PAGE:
5. When we get  there , we will eat.
        6. We do not know what  they’re  going to sing.
        7. Ray and Donna parked  their  car in the parking garage.
        8. We should be there after lunch.
        9. Maelynn thinks she left her keys there .
                      10. They’re going to drop off the food at noon.
                      11. I wonder what time it is.
                      12. Please don’t wander around the woods too far.
                      13. We could wander all day without a map.
                      14. Jonathan wonder what time it is.
                      15. I wonder if the Reishes are coming.
                      16. Donna sent the card in the mail.
                      17. Jonathan sent Maelynn flowers for Valentine’s Day.
                      18. The dogs picked up the scent of the drugs.
                      19. Did she get the email I sent her?
                      20. The  scent of the candle filled the room.
                      21. After church, he explained that concept further .
                      22. The  farther we go, the more lost we are!
                      23. We can discuss the matter  further when everyone gets here.
                      24. I believe the store is  farther down the street.
                      25. That restaurant is  farther than this one.
                      26. I hope we don’t see a  bear while walking the trails.
                      27. She gave her sister a stuffed  bear for Christmas.
                      28. You should put sunscreen on your  bare skin.
                      29. The  bear slept in the warm sun after his hibernation.
                      30. My  bare feet are dirty from walking in the strawberry patch.

    Wordy Wednesday–FACADE


    You know what one of my least favorite words is? FACADE.

    First of all, I work week in and week out to try to teach that an A, O, U, or most consonants make the C say “kuh.” That would make this word fuh-kade, right? (Or even fay-kade.) Unfortunately, that is wrong.

    It is pronounced fuh-sodd. (That A really doesn’t make the C say “kuh.”)

    That clearly makes this word a FAKE, which is one of its only redeeming qualities–it means what it looks like! Smile…

    That bring us to the second aspect of the word–its meaning. It is a noun that means “a face of a building or a superficial appearance.”

    In that regard, it is as it is pronounced–even though it isn’t pronounced like it is spelled (which is true of many words that came from somewhere else).

    So it is easy to learn the meaning of—it has to do with what it sounds like–FACE (albeit, a fake face). But it is not spelled as one would think.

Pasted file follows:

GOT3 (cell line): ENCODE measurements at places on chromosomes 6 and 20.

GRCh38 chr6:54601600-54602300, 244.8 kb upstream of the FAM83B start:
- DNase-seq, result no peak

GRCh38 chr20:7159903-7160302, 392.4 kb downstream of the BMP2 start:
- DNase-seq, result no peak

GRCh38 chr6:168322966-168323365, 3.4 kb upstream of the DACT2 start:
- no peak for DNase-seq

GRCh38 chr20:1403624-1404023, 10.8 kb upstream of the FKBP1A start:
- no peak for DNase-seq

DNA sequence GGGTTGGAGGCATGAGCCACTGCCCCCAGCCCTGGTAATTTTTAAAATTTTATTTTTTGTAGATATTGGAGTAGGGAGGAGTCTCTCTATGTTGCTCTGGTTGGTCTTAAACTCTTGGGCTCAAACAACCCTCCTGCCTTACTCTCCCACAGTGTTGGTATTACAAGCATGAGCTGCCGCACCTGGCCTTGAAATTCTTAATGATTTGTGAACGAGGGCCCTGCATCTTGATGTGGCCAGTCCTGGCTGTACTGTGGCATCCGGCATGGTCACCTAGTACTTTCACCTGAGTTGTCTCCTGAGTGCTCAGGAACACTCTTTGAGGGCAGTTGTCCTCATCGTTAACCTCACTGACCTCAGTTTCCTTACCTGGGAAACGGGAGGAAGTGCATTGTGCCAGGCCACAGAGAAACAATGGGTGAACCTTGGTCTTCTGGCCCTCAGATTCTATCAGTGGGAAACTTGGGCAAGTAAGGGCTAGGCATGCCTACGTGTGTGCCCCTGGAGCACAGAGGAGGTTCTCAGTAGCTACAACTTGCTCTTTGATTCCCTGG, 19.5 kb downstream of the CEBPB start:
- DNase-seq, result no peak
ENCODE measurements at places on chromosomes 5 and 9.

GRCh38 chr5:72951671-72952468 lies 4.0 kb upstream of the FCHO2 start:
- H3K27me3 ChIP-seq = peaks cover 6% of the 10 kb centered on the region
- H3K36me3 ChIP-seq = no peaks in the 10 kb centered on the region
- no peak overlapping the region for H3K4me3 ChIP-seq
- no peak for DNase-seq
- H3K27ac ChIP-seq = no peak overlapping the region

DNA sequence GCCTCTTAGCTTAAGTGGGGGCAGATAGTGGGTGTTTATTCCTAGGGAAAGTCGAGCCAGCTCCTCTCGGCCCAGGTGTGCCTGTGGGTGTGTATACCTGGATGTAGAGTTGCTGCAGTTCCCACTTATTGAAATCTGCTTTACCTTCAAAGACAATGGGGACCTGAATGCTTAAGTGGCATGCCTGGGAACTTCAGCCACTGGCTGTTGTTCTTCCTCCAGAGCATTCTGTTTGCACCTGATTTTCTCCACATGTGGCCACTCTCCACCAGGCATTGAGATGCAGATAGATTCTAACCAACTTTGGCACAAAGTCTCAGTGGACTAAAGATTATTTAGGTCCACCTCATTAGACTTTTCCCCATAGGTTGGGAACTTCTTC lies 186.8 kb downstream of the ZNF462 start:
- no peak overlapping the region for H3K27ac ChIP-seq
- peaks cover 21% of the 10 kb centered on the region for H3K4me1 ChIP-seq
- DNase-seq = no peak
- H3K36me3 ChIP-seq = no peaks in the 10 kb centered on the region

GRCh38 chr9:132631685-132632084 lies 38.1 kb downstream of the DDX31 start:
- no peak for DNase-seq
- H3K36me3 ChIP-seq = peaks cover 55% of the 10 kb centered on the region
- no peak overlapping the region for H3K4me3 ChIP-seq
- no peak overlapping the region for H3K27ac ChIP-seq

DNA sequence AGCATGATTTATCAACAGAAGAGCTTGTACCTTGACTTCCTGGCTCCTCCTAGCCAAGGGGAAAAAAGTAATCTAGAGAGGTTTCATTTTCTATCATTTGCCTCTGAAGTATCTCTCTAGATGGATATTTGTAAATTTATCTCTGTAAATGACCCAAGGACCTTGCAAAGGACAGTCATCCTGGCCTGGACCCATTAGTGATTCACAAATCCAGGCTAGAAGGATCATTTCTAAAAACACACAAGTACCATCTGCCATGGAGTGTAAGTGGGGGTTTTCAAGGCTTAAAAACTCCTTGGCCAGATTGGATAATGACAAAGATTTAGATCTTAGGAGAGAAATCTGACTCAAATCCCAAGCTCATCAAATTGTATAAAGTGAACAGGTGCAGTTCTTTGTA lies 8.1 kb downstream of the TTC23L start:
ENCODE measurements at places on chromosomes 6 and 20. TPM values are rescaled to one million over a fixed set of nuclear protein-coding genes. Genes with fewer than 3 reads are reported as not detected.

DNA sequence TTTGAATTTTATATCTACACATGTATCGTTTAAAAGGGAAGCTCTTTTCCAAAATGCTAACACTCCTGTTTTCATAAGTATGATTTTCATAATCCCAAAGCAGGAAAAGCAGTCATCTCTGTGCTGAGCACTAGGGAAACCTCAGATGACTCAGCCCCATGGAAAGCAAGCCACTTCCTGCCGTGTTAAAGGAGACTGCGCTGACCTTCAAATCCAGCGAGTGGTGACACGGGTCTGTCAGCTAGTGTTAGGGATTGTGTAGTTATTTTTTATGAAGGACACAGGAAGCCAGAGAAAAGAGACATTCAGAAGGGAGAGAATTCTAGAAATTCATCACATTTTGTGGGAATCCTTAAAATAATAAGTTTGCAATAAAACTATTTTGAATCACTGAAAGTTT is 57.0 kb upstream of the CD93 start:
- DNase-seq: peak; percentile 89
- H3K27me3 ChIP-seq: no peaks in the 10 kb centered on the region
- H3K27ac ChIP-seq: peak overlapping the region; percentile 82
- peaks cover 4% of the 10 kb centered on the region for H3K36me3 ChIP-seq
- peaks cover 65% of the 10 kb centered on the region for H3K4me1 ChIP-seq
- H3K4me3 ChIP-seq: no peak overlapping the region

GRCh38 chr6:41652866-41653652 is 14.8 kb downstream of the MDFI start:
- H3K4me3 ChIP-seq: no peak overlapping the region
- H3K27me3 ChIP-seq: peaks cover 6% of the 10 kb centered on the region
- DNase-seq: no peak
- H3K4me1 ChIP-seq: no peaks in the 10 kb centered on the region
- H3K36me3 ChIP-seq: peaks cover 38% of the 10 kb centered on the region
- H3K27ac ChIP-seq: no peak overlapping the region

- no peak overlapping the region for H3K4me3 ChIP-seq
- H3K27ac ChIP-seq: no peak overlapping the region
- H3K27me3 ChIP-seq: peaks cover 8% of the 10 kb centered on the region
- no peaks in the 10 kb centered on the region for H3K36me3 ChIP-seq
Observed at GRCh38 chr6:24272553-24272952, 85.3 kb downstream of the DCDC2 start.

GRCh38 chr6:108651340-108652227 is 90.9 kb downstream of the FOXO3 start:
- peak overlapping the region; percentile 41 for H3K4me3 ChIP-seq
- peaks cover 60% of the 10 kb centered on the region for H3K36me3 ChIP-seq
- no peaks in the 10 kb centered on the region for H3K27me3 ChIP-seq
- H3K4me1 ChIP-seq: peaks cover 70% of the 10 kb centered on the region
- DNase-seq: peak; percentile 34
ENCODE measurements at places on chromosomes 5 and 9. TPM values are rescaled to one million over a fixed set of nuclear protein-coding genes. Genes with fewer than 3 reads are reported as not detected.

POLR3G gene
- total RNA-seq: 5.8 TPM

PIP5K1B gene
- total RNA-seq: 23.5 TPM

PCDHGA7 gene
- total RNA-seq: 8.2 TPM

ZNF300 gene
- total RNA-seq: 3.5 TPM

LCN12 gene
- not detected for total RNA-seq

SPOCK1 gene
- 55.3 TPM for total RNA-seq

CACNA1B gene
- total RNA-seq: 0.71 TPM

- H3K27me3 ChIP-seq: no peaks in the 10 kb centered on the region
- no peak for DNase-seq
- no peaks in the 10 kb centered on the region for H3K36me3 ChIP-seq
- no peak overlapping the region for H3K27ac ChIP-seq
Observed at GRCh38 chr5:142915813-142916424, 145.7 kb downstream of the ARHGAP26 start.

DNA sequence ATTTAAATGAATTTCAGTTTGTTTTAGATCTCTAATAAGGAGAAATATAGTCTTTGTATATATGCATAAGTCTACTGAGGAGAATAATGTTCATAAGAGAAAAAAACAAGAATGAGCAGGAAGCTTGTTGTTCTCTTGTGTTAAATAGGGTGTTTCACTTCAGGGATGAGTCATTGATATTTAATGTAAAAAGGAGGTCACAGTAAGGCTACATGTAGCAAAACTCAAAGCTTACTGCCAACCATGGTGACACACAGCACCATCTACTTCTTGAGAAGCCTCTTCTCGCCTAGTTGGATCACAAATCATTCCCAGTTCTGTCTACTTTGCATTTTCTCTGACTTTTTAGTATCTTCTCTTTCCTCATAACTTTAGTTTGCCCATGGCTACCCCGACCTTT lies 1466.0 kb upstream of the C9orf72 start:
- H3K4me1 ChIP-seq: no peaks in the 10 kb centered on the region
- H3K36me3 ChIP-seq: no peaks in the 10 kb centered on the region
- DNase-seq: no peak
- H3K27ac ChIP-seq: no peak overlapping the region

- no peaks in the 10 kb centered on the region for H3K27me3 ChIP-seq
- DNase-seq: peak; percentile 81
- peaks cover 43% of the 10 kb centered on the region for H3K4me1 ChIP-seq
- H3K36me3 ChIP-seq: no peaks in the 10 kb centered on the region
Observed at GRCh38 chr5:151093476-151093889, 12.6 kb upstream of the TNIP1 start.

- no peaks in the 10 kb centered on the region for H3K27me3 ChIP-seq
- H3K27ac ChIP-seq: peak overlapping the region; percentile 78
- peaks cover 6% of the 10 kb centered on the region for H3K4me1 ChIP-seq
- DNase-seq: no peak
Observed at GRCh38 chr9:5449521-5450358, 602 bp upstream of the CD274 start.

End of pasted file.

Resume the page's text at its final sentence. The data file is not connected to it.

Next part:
So, don’t put on a facade today! Don’t try to put on a superficial front or fake face. Be yourself!

    Wordy Wednesday–Wacky Words!

     In my language arts series for grades two through twelve, I have a weekly lesson called “Wacky Words.” (Yeah, I’m all about alliteration. Um, Language Lady??!!) Anyway, the title fits a little better than calling them homophone lessons because not all confusing word are true homophones. Some are just, well, confusing–and wacky!

    Here are some tricks and tips I have used recently in a  Wacky Word lesson. Maybe some of these will help you remember which word is which (not witch!).  Smile…

      1. Hear—There is an ear in hear.
      2. Here—There is not an ear in here.
      3. There—It is here and there. There is a here in there!
      4. Their—The word heir, which can mean ownership, is in the    word their, and their is a pronoun that shows ownership!
      5. See—Do you see two eyes in the word see ?
      6. Boar–Boar has an a and is an animal.
      7. ThenThen has an e and means next. According to one of my students (Isaac!), then means when.
      8. IsleIsle is like the word island.
      9. ChordChord has an h like chorus (both musical).
    10. ComplimentCompliment has an i–I like compliments.
    11. SensorSensor relates to the senses.
    12. Herd—Herd of deer—almost the same letters in a different order!
    13. Heard—Heard has the word ear in it
    14. Through—It is rough when you go through hard times
    15. Threw— He threw a new screw.
    16. Pair—Love is in the air for this loving pair.
    17. Pare—After he caught it, he was gong to pare the hare.
    18. Pear—A pear half looks like an ear—and has the word ear in it.
    19. Desert—has one s and you only want to be stuck in the desert one time!
    20. Dessert—has two s’—and you want two desserts!
    21. Main—The main (for first) murderer was Cain—both spelled ain.
    22. Mane—The lion has a mane and is not tame!
    23. Its—pronoun that shows ownership—never use an apostrophe to show ownership to a pronoun; that makes a contraction.
    24. It’s—always say the two words uncontracted—if you say it is when you see this word, you will never use it’s for possession—the dog lost it’s (it is!?) collar—WRONG.
    25. Sense— He was tense, so he lost his sense.
    26. Cents—There are one hundred cents in a dollar and one hundred years in a century.
    27. Since— Since the prince was tense he began to wince.
    28. Presence— Can you think of a trick?
    29. Present—have you ever heard the saying that “the present is a true present”?